The music in this collection was written "for the spiritual recreation of all", and that explains the moralistic nature of the texts. That comes to the fore, for instance, in the dialogues which constitute its most sophisticated part. Angels play an important part here; they lead to the moral of the dialogue. In the Dialogo frà l'Angelo, & un Musico the angel states that musicians are in danger of becoming the victims of pride and vanity. The piece ends with a duet in praise of God. The Dialogo frà l'Angelo, l'Anima, & il Demonio is comparable to the moralities such as Emilio de' Cavalieri's Rappresentatione di Anima e di Corpo. The soul has to choose between good and evil, represented by an angel and the devil respectively. In the Dialogo frà l'Anima, & la Coscienza the soul is asked by his conscience why he is sad, and the soul finds out that it is his sin. The dialogue ends with the soul finding redemption by asking forgiveness for his sins. Lastly, in the Dialogo frà l'Angelo, l'Anima, il Mondo, la Carne, & il Demonio the soul is promised grace in the afterlife, but he is tempted by the worldly delights which are promoted by the Flesh and Satan. But they come at the cost of eternal damnation in hell. The soul decides to serve only Jesus and in a chorus he is encouraged to remain true to his resolution.
Again we meet the practice of adaptation and arrangement. A number of pieces are based on secular vocal works or instrumental compositions. Only in one case the title of the original composition is given. Per malum velle is based on Tarquinio Merula's canzonetta Quand'io volsi l'altra sera, scored for solo voice and basso continuo. In this collection it is arranged for three voices of equal importance; the melody and rhythm are simplified. Fuga del mondo is an example of an arrangement of an instrumental piece. The booklet says that Fuga del mondo is based on a song for voice and bc by Giuseppe Cenci, but it seems rather derived from a melody used by various composers and also known as Ballo del Mantova or La Mantovana. The same melody turns up in Uccellini's Aria III. Then popular bassi ostinati are the foundation of pieces such as Ruger confuso (Ruggiero) and Ciaccona di Paradiso e Inferno.
The documentation of this disc leaves something to be desired. It is not clear where the instrumental items come from. Are they included in the collection of 1657 or are they added as a kind of context to the programme? Vana Bergamasca is performed instrumentally, but the liner-notes add "Sent'ognun ciò che vuol dir" to its title suggesting that this is a vocal piece. Another issue which is not mentioned is the instrumental scoring. In many pieces percussion is used, and the psaltery is also played in almost every piece. To what extent does the edition give any clue as to which instruments have to be used and where? Recordings by this ensemble always include a psaltery, but I would like to know whether the use of this instrument is based on documentary evidence. In addition, the use of the word psaltery is rather confusing. Psaltery and dulcimer are very similar instruments, but the strings of the psaltery are plucked rather than struck with hammers. From pictures it is clear that Elisabeth Seitz plays with hammers. Therefore the correct term for her instrument seems dulcimer.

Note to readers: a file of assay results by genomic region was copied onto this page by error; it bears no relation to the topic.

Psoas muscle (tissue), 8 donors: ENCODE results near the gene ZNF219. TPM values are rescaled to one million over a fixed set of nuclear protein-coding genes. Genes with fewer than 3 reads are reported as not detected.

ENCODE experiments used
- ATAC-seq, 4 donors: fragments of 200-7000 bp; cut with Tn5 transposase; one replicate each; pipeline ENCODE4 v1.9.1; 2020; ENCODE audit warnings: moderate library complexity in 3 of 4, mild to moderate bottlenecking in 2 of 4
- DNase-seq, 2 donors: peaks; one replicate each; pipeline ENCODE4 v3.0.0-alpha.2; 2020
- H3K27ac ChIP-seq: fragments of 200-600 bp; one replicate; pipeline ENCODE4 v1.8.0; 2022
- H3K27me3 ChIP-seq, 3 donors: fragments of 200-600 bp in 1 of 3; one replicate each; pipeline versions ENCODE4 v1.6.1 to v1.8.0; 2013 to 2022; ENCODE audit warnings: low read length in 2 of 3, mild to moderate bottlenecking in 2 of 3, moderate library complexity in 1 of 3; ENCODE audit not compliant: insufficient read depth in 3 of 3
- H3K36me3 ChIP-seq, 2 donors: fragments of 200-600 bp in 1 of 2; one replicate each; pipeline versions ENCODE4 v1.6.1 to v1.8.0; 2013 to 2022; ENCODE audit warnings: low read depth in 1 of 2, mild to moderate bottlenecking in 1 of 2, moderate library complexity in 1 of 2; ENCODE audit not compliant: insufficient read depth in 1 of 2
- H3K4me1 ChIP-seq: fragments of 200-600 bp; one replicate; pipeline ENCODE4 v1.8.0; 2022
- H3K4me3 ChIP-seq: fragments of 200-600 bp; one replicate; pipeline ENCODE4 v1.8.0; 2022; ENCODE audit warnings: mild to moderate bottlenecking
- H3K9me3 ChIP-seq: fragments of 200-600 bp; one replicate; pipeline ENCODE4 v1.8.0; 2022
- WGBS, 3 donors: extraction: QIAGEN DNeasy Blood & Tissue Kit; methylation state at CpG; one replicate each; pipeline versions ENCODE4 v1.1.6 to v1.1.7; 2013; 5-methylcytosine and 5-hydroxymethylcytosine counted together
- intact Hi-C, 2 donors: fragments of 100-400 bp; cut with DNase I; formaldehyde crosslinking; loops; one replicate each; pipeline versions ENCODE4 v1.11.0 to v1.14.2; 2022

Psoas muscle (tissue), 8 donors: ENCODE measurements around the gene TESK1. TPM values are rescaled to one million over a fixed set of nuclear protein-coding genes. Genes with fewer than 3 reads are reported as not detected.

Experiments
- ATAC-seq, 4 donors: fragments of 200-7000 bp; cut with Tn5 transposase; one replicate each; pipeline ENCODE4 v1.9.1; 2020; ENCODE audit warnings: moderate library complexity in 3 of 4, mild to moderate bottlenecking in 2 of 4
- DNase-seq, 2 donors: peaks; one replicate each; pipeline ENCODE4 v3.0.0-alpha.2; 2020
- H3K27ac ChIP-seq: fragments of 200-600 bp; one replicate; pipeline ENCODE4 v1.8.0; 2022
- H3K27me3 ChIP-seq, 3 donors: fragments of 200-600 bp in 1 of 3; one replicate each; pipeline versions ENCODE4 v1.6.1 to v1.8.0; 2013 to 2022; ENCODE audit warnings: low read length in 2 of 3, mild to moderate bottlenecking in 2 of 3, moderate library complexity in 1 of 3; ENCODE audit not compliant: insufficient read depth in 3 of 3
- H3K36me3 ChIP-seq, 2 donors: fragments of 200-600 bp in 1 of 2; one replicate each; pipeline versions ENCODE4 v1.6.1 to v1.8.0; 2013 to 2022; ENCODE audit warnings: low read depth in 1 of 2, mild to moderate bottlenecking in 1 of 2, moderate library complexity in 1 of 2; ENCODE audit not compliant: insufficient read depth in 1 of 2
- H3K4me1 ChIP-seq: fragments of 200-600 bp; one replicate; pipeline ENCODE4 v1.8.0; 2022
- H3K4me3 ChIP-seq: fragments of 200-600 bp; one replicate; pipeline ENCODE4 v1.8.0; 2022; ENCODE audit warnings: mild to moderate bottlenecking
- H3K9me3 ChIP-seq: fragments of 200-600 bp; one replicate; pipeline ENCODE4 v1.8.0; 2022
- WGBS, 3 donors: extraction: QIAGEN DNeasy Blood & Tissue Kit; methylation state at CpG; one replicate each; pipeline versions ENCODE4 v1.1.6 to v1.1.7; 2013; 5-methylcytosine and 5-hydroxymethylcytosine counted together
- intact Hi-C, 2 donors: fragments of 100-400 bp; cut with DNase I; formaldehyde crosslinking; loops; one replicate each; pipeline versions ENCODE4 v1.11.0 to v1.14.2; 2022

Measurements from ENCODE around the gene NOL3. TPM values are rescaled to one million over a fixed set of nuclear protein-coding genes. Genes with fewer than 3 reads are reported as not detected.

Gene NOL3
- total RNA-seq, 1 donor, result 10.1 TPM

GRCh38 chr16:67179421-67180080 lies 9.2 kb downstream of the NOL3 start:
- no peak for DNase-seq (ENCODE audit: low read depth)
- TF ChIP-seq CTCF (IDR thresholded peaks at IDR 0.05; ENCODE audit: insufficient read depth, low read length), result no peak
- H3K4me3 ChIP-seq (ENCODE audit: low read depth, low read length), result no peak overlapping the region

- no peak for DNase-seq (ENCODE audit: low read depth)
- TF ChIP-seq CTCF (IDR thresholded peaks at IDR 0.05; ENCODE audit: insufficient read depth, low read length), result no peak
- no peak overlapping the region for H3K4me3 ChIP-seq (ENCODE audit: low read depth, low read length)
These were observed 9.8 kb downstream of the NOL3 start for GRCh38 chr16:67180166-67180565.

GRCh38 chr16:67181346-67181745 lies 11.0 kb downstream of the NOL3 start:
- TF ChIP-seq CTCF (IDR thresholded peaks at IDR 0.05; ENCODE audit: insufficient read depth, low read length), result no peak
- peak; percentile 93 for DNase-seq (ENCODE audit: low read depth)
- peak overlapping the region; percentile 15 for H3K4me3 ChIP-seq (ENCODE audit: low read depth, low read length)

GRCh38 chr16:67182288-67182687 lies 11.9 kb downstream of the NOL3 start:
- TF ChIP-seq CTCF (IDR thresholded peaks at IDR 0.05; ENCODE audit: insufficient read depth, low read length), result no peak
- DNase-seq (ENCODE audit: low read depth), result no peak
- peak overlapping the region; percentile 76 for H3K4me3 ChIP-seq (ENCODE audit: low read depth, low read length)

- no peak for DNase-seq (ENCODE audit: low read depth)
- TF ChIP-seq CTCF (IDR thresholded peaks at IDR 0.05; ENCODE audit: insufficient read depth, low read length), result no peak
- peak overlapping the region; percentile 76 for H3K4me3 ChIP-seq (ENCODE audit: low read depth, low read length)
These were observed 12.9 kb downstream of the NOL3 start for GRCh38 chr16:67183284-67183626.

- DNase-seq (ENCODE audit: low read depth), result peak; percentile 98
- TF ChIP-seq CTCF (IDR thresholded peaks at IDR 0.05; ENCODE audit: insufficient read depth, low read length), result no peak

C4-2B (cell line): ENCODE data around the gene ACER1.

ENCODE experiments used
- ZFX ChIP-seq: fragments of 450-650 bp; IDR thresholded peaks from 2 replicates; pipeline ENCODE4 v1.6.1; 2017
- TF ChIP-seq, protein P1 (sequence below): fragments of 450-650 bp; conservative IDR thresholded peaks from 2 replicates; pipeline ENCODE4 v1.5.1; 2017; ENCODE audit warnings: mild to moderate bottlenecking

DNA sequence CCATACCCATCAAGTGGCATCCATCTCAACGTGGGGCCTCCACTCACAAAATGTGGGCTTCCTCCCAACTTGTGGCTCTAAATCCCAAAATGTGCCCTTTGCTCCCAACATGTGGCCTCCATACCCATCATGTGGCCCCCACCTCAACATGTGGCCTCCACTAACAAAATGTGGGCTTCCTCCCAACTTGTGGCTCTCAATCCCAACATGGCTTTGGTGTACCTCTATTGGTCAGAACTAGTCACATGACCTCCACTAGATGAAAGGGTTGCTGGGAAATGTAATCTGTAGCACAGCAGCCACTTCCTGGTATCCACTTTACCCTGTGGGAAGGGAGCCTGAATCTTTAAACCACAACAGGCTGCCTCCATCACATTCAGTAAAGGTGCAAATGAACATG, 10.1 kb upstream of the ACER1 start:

The repertoire on this disc generally seems a little more sophisticated than that of Concerto Romano's disc. The performers have also followed a somewhat different path as far as interpretation is concerned. There is no use of traditional singing techniques, and that is just as well as the singers are not Italian. If they had attempted to sing like Concerto Romano in some items, it probably would have gone spectacularly wrong. Even so, they have captured the character of this repertoire quite well. There is little of the virtuosic ornamentation which was used in more sophisticated repertoire of the time. The performances are more straightforward and down to earth, but that makes them all the more effective. Several questions in regard to performance practice notwithstanding, this is a delightful disc which takes the repertoire fully seriously without making too much of it.
Considering the obscurity of the repertoire it is highly regrettable that the Christophorus disc includes only German translations of the lyrics, and the Accent disc even omits any translation.
Johan van Veen (© 2015)